Demanding budget talks, Senate Dems block spending bill for military

Senate Democrats on Thursday blocked spending legislation for the Pentagon, part of a broader strategy aimed at forcing Republicans to the table for budget negotiations.

Senators voted 50-45 to end debate on a motion to proceed to the legislation, short of the 60 votes needed to move forward. Sen. Joe Donnelly (Ind.) was the only Democrat to vote yes.

{mosads}Democratic leaders were open about their intention to block the bill, having made the threat repeatedly in the days before the vote.

Senate Minority Leader Harry Reid (D-Nev.) said Thursday morning that Senate Majority Leader Mitch McConnell (R-Ky.) knew “full well” that Democrats wouldn’t support the defense bill, or any other spending bill, until lawmakers reach a budget deal. 

“Instead of working with us to forge a solution that can pass both houses and be signed into law, Republicans are plowing ahead with an appropriations process that is designed to fail,” Reid said.

Reid, as well as Sens. Charles Schumer (D-N.Y.), Patty Murray (D-Wash.) and Dick Durbin (D-Ill.), sent a letter Thursday to McConnell and other members of the Republican leadership urging them to start budget negotiations “immediately” next week.

Republican leadership has largely brushed off Democrats’ threats while accusing Reid of pursuing a “filibuster summer” aimed at grinding the upper chamber to a halt.

Asked earlier this month about the Democrats’ budget summit idea, McConnell suggested that now wasn’t the right time.

The Republican leader also tried to pressure Democrats into backing the spending bill, noting that many of them had already voted for a bill authorizing the programs within it.

“I’m sure every Democratic colleague who just voted to make promises to our troops will want to actually fulfill those promises by voting for the defense appropriation bill as well,” he said from the Senate floor. 

McConnell voted against moving forward with the spending bill on Thursday, a procedural move that allows him to bring it back up for another vote.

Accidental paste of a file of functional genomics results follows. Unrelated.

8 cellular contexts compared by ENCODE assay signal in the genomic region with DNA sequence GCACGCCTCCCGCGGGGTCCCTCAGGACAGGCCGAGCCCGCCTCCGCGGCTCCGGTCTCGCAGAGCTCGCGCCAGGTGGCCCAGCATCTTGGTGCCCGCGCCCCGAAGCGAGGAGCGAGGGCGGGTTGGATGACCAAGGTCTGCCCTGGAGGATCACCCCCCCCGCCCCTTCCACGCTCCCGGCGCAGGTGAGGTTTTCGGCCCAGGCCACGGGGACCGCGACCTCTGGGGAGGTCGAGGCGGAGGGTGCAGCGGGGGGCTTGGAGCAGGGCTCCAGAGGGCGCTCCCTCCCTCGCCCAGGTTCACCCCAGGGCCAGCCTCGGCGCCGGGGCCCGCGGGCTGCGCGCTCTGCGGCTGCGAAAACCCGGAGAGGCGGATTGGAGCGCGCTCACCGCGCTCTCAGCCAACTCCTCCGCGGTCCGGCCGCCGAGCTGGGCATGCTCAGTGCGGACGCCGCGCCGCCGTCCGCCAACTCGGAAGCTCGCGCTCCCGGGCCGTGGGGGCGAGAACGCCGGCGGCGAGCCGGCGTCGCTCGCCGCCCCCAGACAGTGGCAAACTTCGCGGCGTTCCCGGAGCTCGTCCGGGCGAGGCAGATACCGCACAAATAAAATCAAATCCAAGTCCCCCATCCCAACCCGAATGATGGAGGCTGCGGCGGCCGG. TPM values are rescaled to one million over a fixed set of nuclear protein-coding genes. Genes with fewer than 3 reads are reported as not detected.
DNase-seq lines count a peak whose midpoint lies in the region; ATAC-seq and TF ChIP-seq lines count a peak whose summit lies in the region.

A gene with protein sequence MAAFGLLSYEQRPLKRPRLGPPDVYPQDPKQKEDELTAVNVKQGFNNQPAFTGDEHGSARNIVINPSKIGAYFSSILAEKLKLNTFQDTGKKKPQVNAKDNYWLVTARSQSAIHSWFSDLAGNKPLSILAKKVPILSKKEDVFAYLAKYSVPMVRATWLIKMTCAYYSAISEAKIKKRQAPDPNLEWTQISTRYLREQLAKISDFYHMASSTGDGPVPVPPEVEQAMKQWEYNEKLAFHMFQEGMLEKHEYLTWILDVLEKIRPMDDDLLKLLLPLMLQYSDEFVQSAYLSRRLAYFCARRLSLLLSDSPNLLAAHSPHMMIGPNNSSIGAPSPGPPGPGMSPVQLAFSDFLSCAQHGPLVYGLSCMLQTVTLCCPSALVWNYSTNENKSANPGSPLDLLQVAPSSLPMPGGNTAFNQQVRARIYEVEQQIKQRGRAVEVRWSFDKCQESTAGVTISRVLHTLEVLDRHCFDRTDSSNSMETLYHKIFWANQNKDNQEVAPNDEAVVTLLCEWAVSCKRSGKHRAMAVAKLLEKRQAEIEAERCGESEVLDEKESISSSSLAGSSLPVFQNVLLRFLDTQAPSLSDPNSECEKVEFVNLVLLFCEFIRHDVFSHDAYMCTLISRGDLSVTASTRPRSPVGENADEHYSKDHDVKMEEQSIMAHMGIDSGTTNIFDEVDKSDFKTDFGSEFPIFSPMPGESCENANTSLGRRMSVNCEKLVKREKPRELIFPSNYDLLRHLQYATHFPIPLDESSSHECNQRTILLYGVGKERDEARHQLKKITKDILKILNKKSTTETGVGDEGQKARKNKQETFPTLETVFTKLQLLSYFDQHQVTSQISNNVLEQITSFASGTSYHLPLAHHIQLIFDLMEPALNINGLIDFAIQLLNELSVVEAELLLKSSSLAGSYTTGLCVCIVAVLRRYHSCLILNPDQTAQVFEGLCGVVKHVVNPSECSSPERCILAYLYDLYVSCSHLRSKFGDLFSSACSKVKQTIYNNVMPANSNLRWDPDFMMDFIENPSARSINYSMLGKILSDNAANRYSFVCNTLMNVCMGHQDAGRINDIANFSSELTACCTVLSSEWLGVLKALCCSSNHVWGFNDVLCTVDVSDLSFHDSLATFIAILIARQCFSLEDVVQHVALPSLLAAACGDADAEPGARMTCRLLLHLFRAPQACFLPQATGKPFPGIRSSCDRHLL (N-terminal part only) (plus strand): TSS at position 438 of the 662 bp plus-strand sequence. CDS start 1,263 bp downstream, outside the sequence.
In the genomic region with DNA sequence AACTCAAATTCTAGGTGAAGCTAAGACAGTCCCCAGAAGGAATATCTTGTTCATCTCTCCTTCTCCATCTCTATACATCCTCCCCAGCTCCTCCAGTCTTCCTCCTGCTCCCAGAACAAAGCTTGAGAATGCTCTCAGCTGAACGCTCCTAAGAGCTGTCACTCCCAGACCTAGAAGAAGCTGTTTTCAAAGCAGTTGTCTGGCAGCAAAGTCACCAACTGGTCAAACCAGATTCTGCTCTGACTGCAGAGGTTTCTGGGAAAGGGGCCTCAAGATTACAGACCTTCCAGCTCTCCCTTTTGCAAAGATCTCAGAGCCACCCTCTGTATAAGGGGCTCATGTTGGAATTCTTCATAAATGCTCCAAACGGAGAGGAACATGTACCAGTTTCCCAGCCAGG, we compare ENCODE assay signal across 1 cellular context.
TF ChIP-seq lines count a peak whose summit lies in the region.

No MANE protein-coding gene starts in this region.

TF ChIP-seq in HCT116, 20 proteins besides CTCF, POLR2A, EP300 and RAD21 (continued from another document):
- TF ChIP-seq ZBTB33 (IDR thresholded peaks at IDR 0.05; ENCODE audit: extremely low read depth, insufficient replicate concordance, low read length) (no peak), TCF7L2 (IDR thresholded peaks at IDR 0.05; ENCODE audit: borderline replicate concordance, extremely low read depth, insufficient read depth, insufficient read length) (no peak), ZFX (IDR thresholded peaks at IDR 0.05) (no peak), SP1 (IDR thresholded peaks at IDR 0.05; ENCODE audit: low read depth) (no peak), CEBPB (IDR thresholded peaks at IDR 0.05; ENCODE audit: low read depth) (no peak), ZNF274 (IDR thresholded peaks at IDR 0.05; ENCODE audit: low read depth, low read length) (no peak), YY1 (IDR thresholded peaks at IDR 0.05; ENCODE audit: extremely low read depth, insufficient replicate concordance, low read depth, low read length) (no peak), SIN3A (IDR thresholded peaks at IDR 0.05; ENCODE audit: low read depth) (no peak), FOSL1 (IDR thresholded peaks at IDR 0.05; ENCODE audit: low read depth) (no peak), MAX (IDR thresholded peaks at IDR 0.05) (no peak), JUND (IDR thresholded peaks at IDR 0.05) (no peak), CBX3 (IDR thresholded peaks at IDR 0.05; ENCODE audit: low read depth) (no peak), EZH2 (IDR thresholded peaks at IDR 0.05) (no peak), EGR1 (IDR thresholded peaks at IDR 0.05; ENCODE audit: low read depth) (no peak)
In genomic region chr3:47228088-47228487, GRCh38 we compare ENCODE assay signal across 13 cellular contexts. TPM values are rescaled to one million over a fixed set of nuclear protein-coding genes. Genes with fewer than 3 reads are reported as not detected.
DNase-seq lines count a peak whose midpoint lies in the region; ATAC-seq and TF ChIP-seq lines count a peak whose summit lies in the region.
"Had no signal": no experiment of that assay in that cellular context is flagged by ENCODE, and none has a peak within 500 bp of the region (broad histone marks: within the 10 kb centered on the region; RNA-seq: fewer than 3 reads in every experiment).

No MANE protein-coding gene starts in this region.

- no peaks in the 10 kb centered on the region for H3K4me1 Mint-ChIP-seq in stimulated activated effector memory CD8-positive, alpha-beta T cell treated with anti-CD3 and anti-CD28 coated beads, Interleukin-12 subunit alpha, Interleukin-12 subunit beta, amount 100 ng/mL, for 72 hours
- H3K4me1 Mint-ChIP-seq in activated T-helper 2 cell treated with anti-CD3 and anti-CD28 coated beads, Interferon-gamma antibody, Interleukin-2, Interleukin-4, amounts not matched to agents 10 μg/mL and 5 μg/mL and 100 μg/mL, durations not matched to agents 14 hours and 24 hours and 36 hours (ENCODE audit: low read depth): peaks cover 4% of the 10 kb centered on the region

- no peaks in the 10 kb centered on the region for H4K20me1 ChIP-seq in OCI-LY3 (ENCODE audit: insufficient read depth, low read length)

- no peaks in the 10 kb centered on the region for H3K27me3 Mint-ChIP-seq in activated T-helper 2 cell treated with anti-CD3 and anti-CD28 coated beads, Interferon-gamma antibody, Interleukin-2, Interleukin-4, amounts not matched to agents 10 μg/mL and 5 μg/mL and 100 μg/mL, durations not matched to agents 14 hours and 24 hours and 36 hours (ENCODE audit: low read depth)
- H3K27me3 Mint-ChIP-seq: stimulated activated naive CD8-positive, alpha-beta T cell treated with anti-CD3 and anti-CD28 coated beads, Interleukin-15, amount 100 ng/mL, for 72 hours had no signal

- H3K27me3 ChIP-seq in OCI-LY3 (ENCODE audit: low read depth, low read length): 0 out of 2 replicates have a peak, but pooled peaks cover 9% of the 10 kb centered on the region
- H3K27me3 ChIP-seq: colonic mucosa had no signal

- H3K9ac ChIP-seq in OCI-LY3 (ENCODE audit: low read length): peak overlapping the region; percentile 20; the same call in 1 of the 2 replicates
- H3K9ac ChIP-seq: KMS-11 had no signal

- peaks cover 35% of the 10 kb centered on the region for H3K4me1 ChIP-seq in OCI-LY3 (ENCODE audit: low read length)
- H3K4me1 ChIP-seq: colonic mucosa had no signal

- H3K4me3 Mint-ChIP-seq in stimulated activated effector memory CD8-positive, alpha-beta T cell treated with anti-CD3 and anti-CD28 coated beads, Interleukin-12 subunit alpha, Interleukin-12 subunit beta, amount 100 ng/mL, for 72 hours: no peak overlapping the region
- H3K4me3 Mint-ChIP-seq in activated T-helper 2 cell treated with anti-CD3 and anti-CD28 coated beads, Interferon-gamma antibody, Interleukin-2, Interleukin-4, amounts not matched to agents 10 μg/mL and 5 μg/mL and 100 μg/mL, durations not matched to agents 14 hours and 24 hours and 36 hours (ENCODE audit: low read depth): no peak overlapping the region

Senate Democrats have maintained their objections to taking up the defense spending bill, with Reid saying Thursday they were “willing to meet with Republicans any time, any place.” McConnell, he said, should “drop this sham process.” 

President Obama also weighed in ahead of the vote, threatening to veto the bill over an extra $38 billion in Pentagon spending that would be channeled through the Overseas Contingency Operations (OCO) fund. That “war fund” was set up after the 9/11 attacks to pay for the military action in Iraq and Afghanistan.

On the other side of the Capitol Thursday, Speaker John Boehner (R-Ohio) accused Democrats of trying to block military pay raises. 

“I get that Democrats want to spend more — they always do — but that shouldn’t get in the way of fulfilling our most serious responsibilities. Our troops come first. Save the politics for another day,” he said in a video.

Sen. Roy Blunt (R-Mo.) said it was “outrageous” that Democrats blocked the spending bill on the basis that, “no matter what the worldwide situation is, there has to be equity in spending.”

“In the five years of Senator Reid’s leadership there could have been 60 appropriations bills on the Senate floor,” Blunt said. “There were three.”

Blunt said McConnell should turn up the heat on Democrats by allowing more spending bills to come to the floor and letting “the minority stand in the way of debating the bills and funding the government.”

— This story was updated at 3:40 p.m.

Tags Boehner Charles Schumer Dick Durbin Harry Reid Joe Donnelly John Boehner Mitch McConnell Patty Murray Roy Blunt

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